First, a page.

Sony said it would appeal a US court ruling that found the Japanese giant infringed on a small US firm's patent over its hot-selling PlayStation, whose next-generation version is out this year.
A US District Court threw out last week Sony's appeal of a costly 2005 ruling that said the conglomerate illegally used technology of game machine developer Immersion.
"But we still believe that we have not infringed on Immersion's patents," said a spokeswoman for Sony Computer Entertainment (SCE), Sony's video game unit.
"We have already appealed to a US Court of Appeals and procedures there are under way," the spokeswoman said Tuesday, adding that it had no immediate plans for an out-of-court settlement with the US firm.
Immersion, based in California's Silicon Valley, accused Sony of stealing the technology for the PlayStation "Dual Shock" controller, which produces vibrations to simulate action in games.
In March last year, Sony was ordered to pay 90 million dollars in damages to Immersion and halt sales of blockbuster PlayStation consoles in the United States.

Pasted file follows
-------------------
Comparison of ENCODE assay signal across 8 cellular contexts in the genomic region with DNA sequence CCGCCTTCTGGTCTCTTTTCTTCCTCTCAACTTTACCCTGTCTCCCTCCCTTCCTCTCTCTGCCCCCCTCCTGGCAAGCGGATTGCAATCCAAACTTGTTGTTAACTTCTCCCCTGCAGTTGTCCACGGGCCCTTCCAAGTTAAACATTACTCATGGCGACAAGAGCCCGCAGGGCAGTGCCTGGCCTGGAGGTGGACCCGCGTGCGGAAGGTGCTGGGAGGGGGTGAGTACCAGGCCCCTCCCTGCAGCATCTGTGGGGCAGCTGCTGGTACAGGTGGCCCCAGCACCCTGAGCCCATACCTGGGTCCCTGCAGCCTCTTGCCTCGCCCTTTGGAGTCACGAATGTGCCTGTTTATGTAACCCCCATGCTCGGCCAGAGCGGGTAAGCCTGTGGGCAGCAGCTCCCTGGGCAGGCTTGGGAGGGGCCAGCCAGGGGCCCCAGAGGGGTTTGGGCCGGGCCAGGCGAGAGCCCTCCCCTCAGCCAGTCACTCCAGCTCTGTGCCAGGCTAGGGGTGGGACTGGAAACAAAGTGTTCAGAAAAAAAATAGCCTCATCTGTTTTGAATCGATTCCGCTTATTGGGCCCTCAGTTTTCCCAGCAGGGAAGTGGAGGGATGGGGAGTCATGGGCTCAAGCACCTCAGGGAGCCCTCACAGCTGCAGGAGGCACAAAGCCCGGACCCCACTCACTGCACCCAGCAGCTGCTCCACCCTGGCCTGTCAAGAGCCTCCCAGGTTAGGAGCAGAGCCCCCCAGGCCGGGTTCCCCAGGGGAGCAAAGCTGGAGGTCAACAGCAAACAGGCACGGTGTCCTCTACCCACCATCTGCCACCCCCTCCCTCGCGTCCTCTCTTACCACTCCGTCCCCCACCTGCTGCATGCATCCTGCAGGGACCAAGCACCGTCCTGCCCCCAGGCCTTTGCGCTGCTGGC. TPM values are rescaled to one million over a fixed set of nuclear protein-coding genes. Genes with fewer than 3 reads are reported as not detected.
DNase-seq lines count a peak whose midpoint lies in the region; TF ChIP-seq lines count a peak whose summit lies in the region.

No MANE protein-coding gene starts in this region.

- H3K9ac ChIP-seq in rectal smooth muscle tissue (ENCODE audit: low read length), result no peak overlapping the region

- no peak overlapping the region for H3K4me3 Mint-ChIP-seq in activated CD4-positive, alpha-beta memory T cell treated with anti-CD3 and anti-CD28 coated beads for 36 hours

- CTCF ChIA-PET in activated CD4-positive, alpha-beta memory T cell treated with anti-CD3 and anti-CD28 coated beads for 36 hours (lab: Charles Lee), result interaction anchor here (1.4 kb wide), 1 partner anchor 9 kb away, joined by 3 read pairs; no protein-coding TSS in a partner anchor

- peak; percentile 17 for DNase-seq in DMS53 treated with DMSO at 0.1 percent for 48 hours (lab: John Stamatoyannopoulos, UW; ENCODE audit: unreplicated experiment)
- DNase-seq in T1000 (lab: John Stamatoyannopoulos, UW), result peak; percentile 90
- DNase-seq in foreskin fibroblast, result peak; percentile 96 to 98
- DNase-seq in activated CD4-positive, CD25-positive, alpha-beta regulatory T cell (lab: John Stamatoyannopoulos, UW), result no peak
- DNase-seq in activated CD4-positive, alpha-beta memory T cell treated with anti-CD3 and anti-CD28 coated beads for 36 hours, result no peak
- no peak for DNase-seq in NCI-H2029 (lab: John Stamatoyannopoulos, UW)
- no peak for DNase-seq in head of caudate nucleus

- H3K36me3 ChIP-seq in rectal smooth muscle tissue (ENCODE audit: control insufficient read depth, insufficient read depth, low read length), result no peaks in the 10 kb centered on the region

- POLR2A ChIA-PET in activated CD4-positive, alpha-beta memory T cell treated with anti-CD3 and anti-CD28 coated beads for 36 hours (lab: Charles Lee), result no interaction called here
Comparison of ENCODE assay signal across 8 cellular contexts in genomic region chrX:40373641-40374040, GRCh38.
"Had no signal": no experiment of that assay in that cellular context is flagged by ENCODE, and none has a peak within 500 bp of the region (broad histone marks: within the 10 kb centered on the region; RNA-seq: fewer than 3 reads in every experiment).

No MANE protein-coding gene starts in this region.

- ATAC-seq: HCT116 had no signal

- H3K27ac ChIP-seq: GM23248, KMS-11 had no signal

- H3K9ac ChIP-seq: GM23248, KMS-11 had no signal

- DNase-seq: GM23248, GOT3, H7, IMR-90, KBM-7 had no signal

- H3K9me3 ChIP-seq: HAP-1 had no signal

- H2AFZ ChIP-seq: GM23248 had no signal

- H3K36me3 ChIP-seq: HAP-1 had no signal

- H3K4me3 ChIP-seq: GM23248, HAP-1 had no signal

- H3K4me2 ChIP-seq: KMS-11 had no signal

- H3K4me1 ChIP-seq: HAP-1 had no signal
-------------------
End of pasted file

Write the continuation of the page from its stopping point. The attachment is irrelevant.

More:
The ban on sales was stayed pending the appeal.
The timing of the case is worrisome for Sony, whose next-generation PlayStation 3 is also equipped with the technology scheduled for release later this year.
Sony is considering delaying the launch of the PlayStation 3 from spring until autumn to the delay in setting specifications of Blu-ray, a new DVD technology battling Toshiba-backed HD DVD to be the standard bearer.
The United States is a key market and PlayStation is a key product as Sony seeks to get back on track as the once iconic company is displaced by its rivals.